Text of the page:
The Three Sisters: A Lesson in Sustainable Agriculture
For centuries, different Indigenous nations in the Americas have grown The Three Sisters, an intercropping agricultural system of corn, bean, and squash in mounds. Intercropping is a term to describe the growing of two or more crops in the same space in a system beneficial for environmental and nutritional health.
The Three Sisters are extremely complimentary nutritionally and agriculturally. This intercropping system also has unparalleled cultural and spiritual significance in the northeastern region of North America. For the Haudenosaunee people, corn, bean, and squash consistently play a central role in ceremonies and oral texts and maintain a rich history.
The Three Sisters have upheld sustainable agricultural practices centuries before unsustainable growing systems necessitated a definition of sustainable practices. Sustainable agriculture seeks to protect the environment, support soil health, and advance a collective natural resource base. Sustainable agriculture aims to:
- Encourage environmental stewardship
- Increase quality of life for communities
- Increase food and fiber production
Agricultural Indigenous communities in the northeastern USA and southern Canada centered their diets around the ingenious intercropping system of corn, bean, and squash. For example, studies on the Wendat people show that their diets consisted of roughly 65% corn, 15% beans, squash, and pumpkins, 10-15% fish, and 5% meat. Simply put, about 80% of the diet was based on The Three Sisters. The highly nutritious and high-yielding Three Sisters uphold all these tenets, as evidenced by their role in supporting a robust Native population before settler-colonization.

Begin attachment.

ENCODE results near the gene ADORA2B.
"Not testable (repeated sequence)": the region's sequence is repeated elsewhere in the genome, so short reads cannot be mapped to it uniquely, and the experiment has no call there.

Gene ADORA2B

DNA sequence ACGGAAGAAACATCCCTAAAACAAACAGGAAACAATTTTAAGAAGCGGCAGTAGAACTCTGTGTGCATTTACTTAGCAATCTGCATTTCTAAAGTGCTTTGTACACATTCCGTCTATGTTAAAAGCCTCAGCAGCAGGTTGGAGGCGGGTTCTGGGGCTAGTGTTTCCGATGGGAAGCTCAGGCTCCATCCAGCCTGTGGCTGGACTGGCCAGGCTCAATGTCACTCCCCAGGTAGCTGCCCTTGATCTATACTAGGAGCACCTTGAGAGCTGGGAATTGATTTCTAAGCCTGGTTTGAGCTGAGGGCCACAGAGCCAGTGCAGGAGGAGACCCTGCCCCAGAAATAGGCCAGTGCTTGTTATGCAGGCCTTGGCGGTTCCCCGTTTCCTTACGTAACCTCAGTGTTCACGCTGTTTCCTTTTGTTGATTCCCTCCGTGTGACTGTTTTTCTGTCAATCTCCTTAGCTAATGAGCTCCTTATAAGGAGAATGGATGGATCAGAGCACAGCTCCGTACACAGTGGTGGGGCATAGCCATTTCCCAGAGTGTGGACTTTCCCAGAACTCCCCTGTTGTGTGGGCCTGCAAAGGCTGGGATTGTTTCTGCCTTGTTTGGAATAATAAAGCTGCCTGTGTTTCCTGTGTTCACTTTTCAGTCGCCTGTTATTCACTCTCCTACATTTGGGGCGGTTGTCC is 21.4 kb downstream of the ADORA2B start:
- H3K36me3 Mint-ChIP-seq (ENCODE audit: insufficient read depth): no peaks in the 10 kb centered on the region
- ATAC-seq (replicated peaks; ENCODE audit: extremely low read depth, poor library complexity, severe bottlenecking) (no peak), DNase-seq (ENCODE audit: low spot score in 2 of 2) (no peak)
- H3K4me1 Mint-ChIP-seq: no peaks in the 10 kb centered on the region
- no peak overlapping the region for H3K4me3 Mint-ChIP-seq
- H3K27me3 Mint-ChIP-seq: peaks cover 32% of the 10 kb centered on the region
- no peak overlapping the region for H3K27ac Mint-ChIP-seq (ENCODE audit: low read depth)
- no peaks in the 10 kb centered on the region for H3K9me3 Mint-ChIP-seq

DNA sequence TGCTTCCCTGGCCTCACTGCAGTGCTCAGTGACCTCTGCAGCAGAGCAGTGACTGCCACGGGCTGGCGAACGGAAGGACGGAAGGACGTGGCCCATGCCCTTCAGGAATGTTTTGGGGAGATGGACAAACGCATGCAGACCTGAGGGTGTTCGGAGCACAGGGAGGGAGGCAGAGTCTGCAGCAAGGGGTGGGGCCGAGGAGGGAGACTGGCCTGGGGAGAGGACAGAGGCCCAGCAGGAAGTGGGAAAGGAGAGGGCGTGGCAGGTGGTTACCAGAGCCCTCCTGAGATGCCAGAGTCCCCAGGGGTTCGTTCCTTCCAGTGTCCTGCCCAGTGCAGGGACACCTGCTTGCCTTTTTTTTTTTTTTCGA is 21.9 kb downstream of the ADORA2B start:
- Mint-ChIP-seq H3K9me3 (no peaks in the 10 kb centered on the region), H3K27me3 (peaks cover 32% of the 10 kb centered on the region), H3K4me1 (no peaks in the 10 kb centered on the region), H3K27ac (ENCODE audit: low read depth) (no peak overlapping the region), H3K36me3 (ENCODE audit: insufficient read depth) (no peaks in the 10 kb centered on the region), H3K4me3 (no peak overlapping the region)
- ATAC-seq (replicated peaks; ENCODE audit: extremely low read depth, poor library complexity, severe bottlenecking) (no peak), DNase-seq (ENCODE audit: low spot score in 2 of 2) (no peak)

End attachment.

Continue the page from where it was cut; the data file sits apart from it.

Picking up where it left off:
How Are The Three Sisters Sustainable?
Corn, beans, and squash all have crucial roles in The Three Sisters annual intercropping system. Each plant supports the growth of another and results in higher yields than if each plant was grown alone.
The corn is planted first, and as it matures, this plant provides a sturdy vertical structure similar to a trellis for the beans to climb. Next, the beans are planted around the corn. Beans add nitrogen to the soil (without fertilizers) with nitrogen-fixing rhizobia bacteria that live on the beans’ roots. Finally, the squash is planted around the corn and beans. The squash develops large leaves low to the ground, which suppresses weeds and supports soil water retention. The Three Sisters support growth without requiring fertilizers, pesticides, equipment, or intense irrigation.
Increased Quality of Life
The Three Sisters support community health and quality of life by thoroughly meeting dietary and nutritional needs. All three vegetables are high in fiber and together, provide a range of minerals and vitamins for the human diet, including vitamins A, B1, B2, B3, B5, B6, B9, C, and E, calcium, phosphorus, magnesium, sodium, potassium, sulfur, iron, manganese, copper, zinc and selenium. Furthermore, the use of nixtamalization, by cooking maize in an alkaline solution of lime and ash, successfully enhances corn protein quality.
Increased Food Production
Furthermore, The Three Sisters increases food production of corn, bean, and squash. According to a study on The Three Sisters by Cornell University, the intercropping system yields higher protein (349 kilograms per hectare) and produces more energy (12.25 × 106 kilocalories per hectare) than any crop monocultures planted in the same range as The Three Sisters.
Impact investors seeking to support sustainable agriculture need to look no further than traditional Indigenous growing systems. The Three Sisters composed the majority of the diets of agricultural peoples in the northeastern region of North America for centuries and supported a growing population until the devastating impacts of settler-colonialism. Investors can support critical environmental and human health goals by supporting Indigenous-led efforts to revitalize sustainable agriculture systems such as The Three Sisters.